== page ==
One of the challenges for people with hearing impairments is a communications gap with law enforcement. Lack of understanding on either side can have dire consequences during a traffic stop or arrest. That’s why the Webster Groves-based non-profit Deaf, Incorporated is building bridges with local police, sheriffs, and first responders, to cut down on the number of difficult encounters between police and the hard of hearing.

“We all know somebody who is deaf who’s had some horrible encounter with police,” signed Thomas Hoerjes, Deaf, Inc. executive director. He was talking to members of the deaf community who gathered to hear a presentation from Jefferson Sheriff’s Department Corporal Jason Clardy, followed by a question and answer session.

“You’re looking at the future of law enforcement,” said Clardy. “It’s bridging all gaps with all communities. If we can bridge the communication gap and we start communicating effectively with each other then more or less you are setting yourself up for success.”

One woman shared her frustration with Clardy after she and her son were stopped by police.

“When he (police officer) left, I asked my son what he said, and my son didn’t even know what he had said.”

Another woman: “The police officer thinks I’m ignoring them. How can I identify myself as a deaf person?”

Corporal Clardy’s response illustrated why deaf sensitivity training is needed.

“We run into someone who’s deaf or hard of hearing, it’s almost a shock to us. We don’t know how to respond initially because it’s something we don’t deal with every day,” said Clardy. “When we are out there, we are thinking worst case scenario.”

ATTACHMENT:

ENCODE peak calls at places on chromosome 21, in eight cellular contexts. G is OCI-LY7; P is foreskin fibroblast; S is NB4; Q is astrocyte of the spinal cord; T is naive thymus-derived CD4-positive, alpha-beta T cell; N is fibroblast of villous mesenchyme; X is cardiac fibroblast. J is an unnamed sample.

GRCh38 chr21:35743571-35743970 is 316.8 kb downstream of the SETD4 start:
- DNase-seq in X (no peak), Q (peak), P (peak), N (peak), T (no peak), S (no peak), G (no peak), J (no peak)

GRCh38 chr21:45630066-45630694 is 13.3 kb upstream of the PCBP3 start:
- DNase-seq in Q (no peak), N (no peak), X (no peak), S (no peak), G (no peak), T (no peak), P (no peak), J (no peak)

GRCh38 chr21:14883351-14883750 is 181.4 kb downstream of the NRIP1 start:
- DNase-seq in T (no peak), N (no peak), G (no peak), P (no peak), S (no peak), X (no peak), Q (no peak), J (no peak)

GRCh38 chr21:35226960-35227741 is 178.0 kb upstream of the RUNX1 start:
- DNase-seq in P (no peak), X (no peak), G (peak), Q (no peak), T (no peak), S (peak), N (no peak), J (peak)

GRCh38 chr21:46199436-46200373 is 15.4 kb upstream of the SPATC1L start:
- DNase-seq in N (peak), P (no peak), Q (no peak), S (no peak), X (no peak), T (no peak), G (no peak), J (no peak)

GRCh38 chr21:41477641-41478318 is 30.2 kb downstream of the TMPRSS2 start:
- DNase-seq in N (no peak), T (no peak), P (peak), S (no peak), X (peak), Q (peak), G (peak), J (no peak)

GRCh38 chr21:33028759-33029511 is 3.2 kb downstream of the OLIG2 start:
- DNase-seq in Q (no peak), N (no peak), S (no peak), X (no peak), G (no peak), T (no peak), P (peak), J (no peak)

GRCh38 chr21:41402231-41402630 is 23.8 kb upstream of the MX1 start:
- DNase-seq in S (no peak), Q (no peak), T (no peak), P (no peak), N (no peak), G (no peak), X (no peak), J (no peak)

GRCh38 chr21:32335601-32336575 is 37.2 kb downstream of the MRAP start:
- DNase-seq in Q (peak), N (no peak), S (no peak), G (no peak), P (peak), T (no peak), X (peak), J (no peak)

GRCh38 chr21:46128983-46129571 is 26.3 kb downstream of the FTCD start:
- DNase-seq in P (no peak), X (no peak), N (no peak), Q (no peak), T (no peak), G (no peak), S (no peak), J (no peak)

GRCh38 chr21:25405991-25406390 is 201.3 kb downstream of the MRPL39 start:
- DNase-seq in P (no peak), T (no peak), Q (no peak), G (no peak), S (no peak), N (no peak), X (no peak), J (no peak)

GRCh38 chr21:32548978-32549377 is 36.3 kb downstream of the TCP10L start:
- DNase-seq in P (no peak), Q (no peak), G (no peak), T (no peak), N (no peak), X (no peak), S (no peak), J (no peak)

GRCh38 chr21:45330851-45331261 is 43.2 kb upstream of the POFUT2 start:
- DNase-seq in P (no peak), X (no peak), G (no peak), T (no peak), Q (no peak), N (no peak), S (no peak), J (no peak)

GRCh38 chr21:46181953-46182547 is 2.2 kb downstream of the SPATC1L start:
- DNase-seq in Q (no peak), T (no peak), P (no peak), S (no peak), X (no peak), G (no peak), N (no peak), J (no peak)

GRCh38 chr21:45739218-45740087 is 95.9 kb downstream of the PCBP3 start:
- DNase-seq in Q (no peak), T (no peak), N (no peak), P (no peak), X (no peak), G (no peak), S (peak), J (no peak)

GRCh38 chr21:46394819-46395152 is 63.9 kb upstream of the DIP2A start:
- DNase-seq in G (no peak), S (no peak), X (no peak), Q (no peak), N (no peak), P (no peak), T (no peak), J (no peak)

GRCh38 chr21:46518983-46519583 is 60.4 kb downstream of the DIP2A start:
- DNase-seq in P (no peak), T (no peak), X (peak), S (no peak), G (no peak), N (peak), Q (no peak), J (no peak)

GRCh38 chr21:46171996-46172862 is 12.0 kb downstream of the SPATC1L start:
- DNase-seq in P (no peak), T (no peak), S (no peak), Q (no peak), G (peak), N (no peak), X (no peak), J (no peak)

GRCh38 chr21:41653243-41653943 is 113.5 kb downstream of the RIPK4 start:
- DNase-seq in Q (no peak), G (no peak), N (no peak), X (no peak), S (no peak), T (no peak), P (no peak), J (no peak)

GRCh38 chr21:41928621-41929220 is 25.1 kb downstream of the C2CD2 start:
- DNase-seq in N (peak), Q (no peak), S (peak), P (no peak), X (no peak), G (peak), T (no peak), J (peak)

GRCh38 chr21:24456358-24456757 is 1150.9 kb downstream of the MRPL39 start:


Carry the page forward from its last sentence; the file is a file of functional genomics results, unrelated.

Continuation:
Less than a year ago, August 2016, that worst case scenario took place near Charlotte, NC. Daniel Harris, a man who was deaf, was shot dead by State Trooper Jermaine Saunders, after Harris tried to avoid a traffic stop by speeding away. Because there was a high-speed chase of up to 100 miles per hour, it’s unclear how much Harris’ deafness contributed to the fatal encounter.

According to the Missouri Commission for the Deaf and Hard of Hearing, there is approximately 167,000 people in metropolitan St. Louis who are deaf or hearing impaired. Deaf, Inc. has provided training sessions to the Jefferson County Sheriff’s Department, and police officers in Bridgeton, Webster Groves, Chesterfield, Frontenac, and Richmond Heights. Deaf, Inc. community advocate Devon Whitmore said there is growing recognition that deaf sensitivity training is beneficial, along with creating opportunities for interaction between the police and deaf community.

“The officers have told us that they’ve got really good results, they feel more confident, they feel more prepared, so if they had an encounter with a deaf person they would know what to do,” said Whitmore.

For more information, www.deafinc.org, or (314) 714-6402.

By Art Holiday | KSDK